The Times Online is reporting the recent Wikia and Amazon partnership will result in a new search engine:
Jimmy Wales, the founder of Wikipedia, the online encyclopaedia, is set to launch an internet search engine with amazon.com that he hopes will become a rival to Google and Yahoo!
Mr Wales has begun working on a search engine that exploits the same user-based technology as his open-access encyclopaedia, which was launched in 2003.
The project has been dubbed Wikiasari â€” a combination of wiki, the Hawaiian word for quick, and asari, which is Japanese for â€œrummaging searchâ€.
Mr Wales told The Times that he was planning to develop a commercial version of the search engine through Wikia Inc, his for-profit company, with a provisional launch date in the first quarter of next year.
â€œGoogle is very good at many types of search, but in many instances it produces nothing but spam and useless crap. Try searching for the term â€˜Tampa hotelsâ€™, for example, and you will not get any useful results,â€ he said.
Spammers and commercial ventures are also learning how to manipulate Googleâ€™s computer-based search, he added.
Some initial thoughts:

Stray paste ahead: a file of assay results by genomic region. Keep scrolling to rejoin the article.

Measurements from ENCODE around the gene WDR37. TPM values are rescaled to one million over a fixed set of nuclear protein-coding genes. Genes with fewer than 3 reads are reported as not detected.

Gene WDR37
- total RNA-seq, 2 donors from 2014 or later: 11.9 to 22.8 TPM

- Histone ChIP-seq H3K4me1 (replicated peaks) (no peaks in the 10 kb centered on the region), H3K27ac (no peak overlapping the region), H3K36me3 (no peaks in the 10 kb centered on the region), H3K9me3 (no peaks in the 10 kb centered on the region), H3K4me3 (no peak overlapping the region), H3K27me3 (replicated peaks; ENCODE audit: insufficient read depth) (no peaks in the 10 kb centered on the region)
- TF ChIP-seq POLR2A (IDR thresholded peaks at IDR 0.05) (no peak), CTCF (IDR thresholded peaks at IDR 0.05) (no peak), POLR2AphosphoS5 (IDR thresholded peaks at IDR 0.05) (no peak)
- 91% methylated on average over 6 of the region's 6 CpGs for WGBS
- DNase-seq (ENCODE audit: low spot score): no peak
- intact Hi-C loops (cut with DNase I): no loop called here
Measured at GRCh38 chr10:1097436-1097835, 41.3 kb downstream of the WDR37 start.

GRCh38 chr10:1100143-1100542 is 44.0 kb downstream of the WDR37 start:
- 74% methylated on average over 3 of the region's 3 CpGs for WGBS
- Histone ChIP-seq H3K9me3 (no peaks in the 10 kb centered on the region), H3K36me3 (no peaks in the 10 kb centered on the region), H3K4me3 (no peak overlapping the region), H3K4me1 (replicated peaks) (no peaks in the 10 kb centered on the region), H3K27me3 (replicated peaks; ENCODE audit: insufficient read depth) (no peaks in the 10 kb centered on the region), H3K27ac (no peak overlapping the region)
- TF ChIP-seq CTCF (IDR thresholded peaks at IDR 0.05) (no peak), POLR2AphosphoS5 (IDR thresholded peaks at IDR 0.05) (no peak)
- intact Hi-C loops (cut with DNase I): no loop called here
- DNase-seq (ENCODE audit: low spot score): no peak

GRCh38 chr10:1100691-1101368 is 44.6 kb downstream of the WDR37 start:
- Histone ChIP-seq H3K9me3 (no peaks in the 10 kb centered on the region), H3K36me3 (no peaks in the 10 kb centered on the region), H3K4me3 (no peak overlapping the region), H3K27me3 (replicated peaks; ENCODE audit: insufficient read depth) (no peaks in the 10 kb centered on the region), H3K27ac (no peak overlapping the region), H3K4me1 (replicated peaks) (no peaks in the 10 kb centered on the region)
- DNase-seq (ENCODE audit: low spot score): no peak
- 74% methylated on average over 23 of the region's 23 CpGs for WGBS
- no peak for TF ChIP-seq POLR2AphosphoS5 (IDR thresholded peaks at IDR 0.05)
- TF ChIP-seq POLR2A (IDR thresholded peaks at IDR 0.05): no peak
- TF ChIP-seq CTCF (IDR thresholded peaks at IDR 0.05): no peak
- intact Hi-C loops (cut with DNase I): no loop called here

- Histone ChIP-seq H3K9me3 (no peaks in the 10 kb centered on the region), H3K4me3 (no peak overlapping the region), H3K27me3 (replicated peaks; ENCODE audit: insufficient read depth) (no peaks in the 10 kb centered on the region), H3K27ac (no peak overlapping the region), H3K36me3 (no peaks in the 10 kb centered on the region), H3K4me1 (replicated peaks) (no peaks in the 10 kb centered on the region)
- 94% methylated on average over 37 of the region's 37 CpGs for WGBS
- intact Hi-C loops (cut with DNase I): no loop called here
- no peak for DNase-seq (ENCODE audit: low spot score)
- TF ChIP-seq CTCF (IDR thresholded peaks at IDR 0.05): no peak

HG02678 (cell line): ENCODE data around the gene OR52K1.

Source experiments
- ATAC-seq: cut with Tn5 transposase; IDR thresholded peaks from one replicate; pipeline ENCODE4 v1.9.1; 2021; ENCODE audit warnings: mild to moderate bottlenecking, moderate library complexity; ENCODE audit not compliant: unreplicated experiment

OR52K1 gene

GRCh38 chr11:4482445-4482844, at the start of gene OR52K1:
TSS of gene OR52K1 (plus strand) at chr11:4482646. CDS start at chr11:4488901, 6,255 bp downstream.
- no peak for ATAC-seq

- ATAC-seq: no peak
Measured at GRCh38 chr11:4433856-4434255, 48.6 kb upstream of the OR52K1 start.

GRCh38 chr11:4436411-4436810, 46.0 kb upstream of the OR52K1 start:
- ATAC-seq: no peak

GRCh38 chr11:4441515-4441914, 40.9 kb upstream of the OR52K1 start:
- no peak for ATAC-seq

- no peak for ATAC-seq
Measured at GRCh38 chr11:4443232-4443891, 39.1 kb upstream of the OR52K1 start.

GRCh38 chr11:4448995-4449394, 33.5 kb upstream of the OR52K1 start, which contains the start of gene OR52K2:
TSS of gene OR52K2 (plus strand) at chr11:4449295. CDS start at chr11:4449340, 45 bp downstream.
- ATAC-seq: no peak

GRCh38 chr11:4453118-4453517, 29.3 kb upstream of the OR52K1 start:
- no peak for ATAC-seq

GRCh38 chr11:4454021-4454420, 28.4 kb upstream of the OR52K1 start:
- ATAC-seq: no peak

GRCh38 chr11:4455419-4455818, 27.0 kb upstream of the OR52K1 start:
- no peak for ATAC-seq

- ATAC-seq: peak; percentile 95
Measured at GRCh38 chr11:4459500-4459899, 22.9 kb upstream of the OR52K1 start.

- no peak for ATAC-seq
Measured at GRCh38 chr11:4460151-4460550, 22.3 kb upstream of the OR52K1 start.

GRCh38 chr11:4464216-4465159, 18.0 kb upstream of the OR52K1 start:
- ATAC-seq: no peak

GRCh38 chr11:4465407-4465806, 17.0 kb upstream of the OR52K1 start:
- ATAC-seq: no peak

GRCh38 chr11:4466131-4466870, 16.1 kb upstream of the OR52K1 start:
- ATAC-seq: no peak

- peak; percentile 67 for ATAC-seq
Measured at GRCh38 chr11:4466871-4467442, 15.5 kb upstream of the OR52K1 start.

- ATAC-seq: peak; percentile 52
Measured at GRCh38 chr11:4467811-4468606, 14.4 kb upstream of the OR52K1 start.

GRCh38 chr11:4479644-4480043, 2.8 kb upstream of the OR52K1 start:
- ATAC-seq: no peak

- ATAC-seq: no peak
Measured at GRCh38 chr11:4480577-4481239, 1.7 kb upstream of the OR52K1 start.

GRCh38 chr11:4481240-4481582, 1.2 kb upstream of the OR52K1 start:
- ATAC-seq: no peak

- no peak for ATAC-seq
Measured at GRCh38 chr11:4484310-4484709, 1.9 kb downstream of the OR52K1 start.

- I’ve run into the same situation Wales describes in terms of “hotel” searches bringing up tons of agents and folks who have gamed the search engine algorithm for their top spots. They are not necessarily useless, but they very often have a low signal/noise ratio. But it’s not clear what should come up at the top instead. Spammers will certainly try to game the “human oriented” process Wikia puts into place, just like Wikipedia is facing a big spam problem. Will Wikia have the staff/community to combat this?
- Related to this, how will Wikia get a dedicated community to create better search results? Will a grassroots community help Wikia, a for profit company, further its mission and revenue generating activity? People are willing to contribute to Wikipedia because it is a nonprofit project, spreading knowledge and free (as in freedom) content. If you try to build the same around a for-profit activity, the dynamics are drastically different.
- It seems like rather than start from scratch with another search engine, a hybrid approach of using Google’s algorithmic search, plus the external links from Wikipedia, Wikitravel, etc. could be enough to “massage” the results to become more useful. The problem with depending purely on human-oriented processes for recommending links for a search engine result, is that humans might be good for the long-term horizon, but spidering the Internet gets the fastest changing information.
- The name is rather unwieldy. Wikiasari sounds like a plural of Wikisaurus, part of the nonprofit Wiktionary project. I predict lots of Wikisauri, Wikisari and Wikiasauri typos.